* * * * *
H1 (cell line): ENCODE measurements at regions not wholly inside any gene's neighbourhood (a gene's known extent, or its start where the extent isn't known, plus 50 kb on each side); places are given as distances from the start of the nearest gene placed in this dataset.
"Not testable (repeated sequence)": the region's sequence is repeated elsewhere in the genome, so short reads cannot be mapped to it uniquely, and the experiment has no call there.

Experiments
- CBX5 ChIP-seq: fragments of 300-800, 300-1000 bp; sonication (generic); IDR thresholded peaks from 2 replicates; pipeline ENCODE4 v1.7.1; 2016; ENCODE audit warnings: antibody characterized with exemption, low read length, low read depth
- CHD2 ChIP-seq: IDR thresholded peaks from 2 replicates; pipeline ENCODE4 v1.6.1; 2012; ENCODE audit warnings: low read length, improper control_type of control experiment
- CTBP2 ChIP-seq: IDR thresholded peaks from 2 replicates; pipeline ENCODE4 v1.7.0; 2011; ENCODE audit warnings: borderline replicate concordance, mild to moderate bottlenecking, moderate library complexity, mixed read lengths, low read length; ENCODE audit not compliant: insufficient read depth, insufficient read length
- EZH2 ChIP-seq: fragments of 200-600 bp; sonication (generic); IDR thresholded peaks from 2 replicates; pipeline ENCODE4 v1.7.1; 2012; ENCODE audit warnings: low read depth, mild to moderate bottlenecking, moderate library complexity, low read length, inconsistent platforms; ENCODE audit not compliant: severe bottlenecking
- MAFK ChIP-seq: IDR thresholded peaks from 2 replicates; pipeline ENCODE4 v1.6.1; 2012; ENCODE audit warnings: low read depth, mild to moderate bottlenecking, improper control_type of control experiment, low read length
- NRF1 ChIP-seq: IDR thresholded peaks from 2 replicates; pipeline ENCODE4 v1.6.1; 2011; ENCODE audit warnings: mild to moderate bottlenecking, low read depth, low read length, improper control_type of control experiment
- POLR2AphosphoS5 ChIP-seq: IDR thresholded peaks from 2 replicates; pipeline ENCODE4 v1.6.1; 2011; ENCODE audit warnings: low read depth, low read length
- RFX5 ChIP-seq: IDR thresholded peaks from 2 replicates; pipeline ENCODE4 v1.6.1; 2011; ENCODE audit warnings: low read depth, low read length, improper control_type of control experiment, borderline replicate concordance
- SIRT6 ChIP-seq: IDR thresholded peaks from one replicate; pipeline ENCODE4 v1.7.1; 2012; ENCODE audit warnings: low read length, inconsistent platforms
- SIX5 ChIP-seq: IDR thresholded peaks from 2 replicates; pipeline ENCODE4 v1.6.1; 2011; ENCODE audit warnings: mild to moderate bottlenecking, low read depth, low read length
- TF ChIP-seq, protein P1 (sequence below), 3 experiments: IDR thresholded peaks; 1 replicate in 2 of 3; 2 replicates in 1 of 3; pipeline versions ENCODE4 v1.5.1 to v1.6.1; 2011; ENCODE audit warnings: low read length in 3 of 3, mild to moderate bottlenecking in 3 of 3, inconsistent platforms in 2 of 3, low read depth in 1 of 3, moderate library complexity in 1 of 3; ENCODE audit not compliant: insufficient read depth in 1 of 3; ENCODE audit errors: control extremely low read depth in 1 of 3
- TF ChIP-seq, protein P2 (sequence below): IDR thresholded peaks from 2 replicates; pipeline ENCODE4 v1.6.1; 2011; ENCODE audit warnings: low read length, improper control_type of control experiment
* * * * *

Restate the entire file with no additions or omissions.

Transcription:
H1 (cell line): ENCODE measurements at regions not wholly inside any gene's neighbourhood (a gene's known extent, or its start where the extent isn't known, plus 50 kb on each side); places are given as distances from the start of the nearest gene placed in this dataset.
"Not testable (repeated sequence)": the region's sequence is repeated elsewhere in the genome, so short reads cannot be mapped to it uniquely, and the experiment has no call there.

Experiments
- CBX5 ChIP-seq: fragments of 300-800, 300-1000 bp; sonication (generic); IDR thresholded peaks from 2 replicates; pipeline ENCODE4 v1.7.1; 2016; ENCODE audit warnings: antibody characterized with exemption, low read length, low read depth
- CHD2 ChIP-seq: IDR thresholded peaks from 2 replicates; pipeline ENCODE4 v1.6.1; 2012; ENCODE audit warnings: low read length, improper control_type of control experiment
- CTBP2 ChIP-seq: IDR thresholded peaks from 2 replicates; pipeline ENCODE4 v1.7.0; 2011; ENCODE audit warnings: borderline replicate concordance, mild to moderate bottlenecking, moderate library complexity, mixed read lengths, low read length; ENCODE audit not compliant: insufficient read depth, insufficient read length
- EZH2 ChIP-seq: fragments of 200-600 bp; sonication (generic); IDR thresholded peaks from 2 replicates; pipeline ENCODE4 v1.7.1; 2012; ENCODE audit warnings: low read depth, mild to moderate bottlenecking, moderate library complexity, low read length, inconsistent platforms; ENCODE audit not compliant: severe bottlenecking
- MAFK ChIP-seq: IDR thresholded peaks from 2 replicates; pipeline ENCODE4 v1.6.1; 2012; ENCODE audit warnings: low read depth, mild to moderate bottlenecking, improper control_type of control experiment, low read length
- NRF1 ChIP-seq: IDR thresholded peaks from 2 replicates; pipeline ENCODE4 v1.6.1; 2011; ENCODE audit warnings: mild to moderate bottlenecking, low read depth, low read length, improper control_type of control experiment
- POLR2AphosphoS5 ChIP-seq: IDR thresholded peaks from 2 replicates; pipeline ENCODE4 v1.6.1; 2011; ENCODE audit warnings: low read depth, low read length
- RFX5 ChIP-seq: IDR thresholded peaks from 2 replicates; pipeline ENCODE4 v1.6.1; 2011; ENCODE audit warnings: low read depth, low read length, improper control_type of control experiment, borderline replicate concordance
- SIRT6 ChIP-seq: IDR thresholded peaks from one replicate; pipeline ENCODE4 v1.7.1; 2012; ENCODE audit warnings: low read length, inconsistent platforms
- SIX5 ChIP-seq: IDR thresholded peaks from 2 replicates; pipeline ENCODE4 v1.6.1; 2011; ENCODE audit warnings: mild to moderate bottlenecking, low read depth, low read length
- TF ChIP-seq, protein P1 (sequence below), 3 experiments: IDR thresholded peaks; 1 replicate in 2 of 3; 2 replicates in 1 of 3; pipeline versions ENCODE4 v1.5.1 to v1.6.1; 2011; ENCODE audit warnings: low read length in 3 of 3, mild to moderate bottlenecking in 3 of 3, inconsistent platforms in 2 of 3, low read depth in 1 of 3, moderate library complexity in 1 of 3; ENCODE audit not compliant: insufficient read depth in 1 of 3; ENCODE audit errors: control extremely low read depth in 1 of 3
- TF ChIP-seq, protein P2 (sequence below): IDR thresholded peaks from 2 replicates; pipeline ENCODE4 v1.6.1; 2011; ENCODE audit warnings: low read length, improper control_type of control experiment